The Quarrel with the Neighbour [poem by John Shaw Neilson]

[Editor: This poem by John Shaw Neilson was published in Collected Poems of John Shaw Neilson (1934).]

The Quarrel with the Neighbour

Clear was the morning
(’Twas the time o’ the hay)
The little birds running heard
All we could say.

The quarrel came so quickly
(’Twas a sweet sunshine),
’Twas the straying of cattle,
His rights and mine.

Then spoke we fury
In the white morning air,
— Never again to my doorstep
Should his body dare.

And he with his big eyes
By the Great God swore
Never again should my feet
Come in at his door.

Then did the blood-rush
Beset me, and I
Told of good I had done him
In the years gone by.

In his eyes’ glitter
Vile threats could I see,
And he spoke of past favour
In the old days to me.

’Twas a clear morning
In the time o’ the hay —
With a shut fist my neighbour
Rode grimly away.

* * * * * *

At the end o’ the harvest
Sickness burned me,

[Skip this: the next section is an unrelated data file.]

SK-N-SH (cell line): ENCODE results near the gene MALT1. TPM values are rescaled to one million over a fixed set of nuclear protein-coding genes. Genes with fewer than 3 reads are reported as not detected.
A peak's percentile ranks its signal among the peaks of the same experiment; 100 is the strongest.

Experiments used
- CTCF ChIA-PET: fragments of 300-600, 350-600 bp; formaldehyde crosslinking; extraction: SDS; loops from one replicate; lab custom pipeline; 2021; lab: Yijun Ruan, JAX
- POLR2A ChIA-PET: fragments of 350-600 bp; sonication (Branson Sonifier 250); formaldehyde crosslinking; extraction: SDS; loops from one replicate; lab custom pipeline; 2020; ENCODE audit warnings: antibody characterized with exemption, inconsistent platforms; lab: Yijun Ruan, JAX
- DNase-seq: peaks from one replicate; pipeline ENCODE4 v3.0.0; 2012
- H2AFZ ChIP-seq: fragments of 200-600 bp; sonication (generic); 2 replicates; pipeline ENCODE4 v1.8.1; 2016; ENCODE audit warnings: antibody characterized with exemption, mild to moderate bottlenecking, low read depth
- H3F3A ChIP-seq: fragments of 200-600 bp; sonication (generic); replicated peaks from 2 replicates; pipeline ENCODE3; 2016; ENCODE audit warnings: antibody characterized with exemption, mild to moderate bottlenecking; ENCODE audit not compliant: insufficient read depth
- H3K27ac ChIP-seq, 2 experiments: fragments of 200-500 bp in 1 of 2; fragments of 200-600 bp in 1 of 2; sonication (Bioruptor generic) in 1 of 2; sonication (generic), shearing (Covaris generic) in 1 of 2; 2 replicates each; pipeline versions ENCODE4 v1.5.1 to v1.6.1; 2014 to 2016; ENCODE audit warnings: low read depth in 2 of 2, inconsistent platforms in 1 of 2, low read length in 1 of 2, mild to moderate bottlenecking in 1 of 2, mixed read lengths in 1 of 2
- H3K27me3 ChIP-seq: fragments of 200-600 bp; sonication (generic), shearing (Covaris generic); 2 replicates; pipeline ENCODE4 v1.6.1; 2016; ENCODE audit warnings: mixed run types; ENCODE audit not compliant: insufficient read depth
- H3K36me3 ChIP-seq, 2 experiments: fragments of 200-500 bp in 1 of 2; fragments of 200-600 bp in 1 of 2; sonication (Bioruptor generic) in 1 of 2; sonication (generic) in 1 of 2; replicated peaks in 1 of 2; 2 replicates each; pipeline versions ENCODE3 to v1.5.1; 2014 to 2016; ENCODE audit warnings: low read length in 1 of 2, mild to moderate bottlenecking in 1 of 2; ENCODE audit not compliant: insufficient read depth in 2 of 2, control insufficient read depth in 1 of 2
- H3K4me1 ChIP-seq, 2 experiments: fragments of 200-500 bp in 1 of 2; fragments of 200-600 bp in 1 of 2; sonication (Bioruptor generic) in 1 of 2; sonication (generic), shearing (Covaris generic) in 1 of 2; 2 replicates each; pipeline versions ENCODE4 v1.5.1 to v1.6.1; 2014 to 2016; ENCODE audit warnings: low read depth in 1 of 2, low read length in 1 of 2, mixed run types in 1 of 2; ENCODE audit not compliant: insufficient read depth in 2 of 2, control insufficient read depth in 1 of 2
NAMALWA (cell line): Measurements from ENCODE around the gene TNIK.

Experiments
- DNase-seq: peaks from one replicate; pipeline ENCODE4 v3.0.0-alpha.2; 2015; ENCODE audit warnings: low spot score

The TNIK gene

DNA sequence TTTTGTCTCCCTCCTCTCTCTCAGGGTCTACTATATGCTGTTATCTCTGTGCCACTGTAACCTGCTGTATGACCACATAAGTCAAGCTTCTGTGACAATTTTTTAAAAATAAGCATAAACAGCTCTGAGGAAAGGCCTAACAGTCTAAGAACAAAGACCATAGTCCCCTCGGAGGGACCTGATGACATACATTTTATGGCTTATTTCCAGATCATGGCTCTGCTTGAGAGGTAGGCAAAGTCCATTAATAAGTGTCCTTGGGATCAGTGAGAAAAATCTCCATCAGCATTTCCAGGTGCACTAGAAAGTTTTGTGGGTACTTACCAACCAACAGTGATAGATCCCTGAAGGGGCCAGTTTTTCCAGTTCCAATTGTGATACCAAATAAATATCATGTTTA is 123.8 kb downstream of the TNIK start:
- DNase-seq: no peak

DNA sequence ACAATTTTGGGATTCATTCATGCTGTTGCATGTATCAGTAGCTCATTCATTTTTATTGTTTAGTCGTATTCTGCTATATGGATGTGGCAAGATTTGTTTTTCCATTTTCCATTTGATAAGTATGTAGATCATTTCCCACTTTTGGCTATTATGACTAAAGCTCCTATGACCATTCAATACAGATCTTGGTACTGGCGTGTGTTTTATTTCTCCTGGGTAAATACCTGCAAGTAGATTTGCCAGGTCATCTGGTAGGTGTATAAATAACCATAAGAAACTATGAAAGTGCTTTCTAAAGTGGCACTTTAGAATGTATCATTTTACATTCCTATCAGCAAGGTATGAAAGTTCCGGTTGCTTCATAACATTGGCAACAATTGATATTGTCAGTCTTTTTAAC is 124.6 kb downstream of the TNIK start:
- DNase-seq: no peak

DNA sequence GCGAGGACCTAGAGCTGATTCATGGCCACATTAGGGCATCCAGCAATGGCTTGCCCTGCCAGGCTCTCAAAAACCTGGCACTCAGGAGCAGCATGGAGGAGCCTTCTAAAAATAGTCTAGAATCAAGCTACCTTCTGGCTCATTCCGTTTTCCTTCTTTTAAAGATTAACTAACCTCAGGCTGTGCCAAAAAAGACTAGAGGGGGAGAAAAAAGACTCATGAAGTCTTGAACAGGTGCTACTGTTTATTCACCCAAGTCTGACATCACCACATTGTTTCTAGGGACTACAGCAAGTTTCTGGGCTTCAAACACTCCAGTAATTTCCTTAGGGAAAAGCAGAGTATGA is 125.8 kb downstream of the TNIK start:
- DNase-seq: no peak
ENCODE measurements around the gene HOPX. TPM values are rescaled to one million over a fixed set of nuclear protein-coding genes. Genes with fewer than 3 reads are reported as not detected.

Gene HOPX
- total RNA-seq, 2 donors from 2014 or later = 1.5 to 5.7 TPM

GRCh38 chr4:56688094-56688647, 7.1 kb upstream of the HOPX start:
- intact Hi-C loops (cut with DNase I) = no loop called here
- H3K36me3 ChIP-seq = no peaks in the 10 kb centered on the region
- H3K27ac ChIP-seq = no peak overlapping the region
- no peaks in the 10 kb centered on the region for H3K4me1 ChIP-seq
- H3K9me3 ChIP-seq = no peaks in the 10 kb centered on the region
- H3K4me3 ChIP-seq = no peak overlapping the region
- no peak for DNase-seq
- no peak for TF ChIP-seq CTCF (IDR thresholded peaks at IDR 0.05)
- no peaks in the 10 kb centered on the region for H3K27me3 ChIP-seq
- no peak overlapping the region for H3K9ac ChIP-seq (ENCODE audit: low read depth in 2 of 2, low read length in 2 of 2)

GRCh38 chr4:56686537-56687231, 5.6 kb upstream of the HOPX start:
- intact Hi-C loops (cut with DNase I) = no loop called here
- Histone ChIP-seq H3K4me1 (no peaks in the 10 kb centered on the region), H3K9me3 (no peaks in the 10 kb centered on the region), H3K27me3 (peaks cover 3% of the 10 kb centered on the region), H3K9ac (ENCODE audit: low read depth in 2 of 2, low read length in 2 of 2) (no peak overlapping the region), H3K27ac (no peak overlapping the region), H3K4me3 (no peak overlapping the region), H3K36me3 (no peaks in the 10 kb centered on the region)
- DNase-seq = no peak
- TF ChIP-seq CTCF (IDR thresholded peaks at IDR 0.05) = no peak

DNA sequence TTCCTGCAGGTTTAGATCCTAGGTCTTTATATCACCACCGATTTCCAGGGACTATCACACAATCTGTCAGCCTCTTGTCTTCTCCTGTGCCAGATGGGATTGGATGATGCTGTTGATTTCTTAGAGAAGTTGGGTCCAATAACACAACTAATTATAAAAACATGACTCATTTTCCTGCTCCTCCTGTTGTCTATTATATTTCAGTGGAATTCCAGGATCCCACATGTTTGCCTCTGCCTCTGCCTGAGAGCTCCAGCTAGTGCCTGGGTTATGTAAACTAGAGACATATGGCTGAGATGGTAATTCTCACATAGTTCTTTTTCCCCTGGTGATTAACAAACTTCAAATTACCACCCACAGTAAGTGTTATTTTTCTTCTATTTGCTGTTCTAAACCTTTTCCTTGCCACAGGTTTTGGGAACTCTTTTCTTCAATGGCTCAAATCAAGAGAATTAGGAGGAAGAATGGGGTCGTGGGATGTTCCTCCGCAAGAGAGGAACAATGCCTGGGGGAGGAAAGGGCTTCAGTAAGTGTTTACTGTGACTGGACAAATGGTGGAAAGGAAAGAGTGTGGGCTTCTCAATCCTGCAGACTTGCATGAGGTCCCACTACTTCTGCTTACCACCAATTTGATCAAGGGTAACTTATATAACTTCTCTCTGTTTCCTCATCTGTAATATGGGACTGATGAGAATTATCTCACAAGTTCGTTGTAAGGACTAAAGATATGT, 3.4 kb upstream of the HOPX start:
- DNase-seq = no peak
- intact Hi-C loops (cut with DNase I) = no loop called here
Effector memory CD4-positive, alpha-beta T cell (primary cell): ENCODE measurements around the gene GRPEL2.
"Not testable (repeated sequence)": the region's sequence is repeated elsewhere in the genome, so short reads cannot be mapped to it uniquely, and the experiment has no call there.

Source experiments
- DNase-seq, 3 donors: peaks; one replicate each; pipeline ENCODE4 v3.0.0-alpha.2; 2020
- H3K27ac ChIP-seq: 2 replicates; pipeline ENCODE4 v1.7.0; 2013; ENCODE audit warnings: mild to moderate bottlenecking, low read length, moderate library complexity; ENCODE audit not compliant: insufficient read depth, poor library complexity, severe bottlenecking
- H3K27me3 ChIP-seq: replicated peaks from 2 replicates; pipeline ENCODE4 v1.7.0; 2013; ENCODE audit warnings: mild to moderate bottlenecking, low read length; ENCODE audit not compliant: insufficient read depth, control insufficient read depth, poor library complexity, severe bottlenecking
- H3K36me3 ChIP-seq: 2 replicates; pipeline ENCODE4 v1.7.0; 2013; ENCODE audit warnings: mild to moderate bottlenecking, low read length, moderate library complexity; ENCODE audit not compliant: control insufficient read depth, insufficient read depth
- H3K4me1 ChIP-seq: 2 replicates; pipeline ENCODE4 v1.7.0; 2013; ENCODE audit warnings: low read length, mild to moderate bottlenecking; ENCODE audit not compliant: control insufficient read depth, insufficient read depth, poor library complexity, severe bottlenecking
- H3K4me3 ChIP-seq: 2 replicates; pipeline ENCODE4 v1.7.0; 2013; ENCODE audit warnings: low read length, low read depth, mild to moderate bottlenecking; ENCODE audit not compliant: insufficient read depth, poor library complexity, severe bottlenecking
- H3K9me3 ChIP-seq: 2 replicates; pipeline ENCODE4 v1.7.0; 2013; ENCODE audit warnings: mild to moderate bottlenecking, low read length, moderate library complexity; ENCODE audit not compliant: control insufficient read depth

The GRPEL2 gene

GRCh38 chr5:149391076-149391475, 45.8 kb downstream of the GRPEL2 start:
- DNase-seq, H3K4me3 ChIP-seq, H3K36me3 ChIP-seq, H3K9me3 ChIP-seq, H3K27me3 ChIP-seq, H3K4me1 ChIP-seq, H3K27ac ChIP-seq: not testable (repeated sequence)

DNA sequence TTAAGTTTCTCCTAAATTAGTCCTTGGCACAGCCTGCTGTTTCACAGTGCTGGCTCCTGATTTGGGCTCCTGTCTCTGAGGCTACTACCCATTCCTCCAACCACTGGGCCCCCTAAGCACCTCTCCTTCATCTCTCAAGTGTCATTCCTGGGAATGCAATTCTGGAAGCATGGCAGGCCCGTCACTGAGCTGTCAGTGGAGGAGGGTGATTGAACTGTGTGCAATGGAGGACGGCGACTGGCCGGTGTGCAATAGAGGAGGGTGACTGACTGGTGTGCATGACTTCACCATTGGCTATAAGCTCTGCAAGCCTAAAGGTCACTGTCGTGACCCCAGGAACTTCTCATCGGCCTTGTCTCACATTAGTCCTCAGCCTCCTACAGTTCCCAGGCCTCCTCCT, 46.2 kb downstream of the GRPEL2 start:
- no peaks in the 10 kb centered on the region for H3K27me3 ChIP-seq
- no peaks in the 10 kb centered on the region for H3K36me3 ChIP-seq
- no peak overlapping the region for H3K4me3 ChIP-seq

Yet always of my neighbour
I thought bitterly.

Oh, the night — the hot anguish —
The poor fight with pain;
But I craved not for my neighbour
At my door again.

’Twas morning. The sunlight
Ran round at the door.
The voice was an old voice
Long loved before.

In came my neighbour,
Shook me by the hand —
He smelt of the morning,
He smelt of the land.

Of markets and weather
He spoke cheerily,
And I saw his big eyes
Look squarely at me.

Of my little sickness,
Of men we had known,
Of old folk gone under,
Children all grown.

So spoke we and slowly
Of days yet to come —
But at his going why,
Why was I dumb?

When at the doorway
He laughed Good-bye,
How great was my neighbour!
How mean was I!



Source:
John Shaw Neilson (editor: R. H. Croll), Collected Poems of John Shaw Neilson, Melbourne: Lothian Publishing Company, 1934 [May 1949 reprint], pages 83-85

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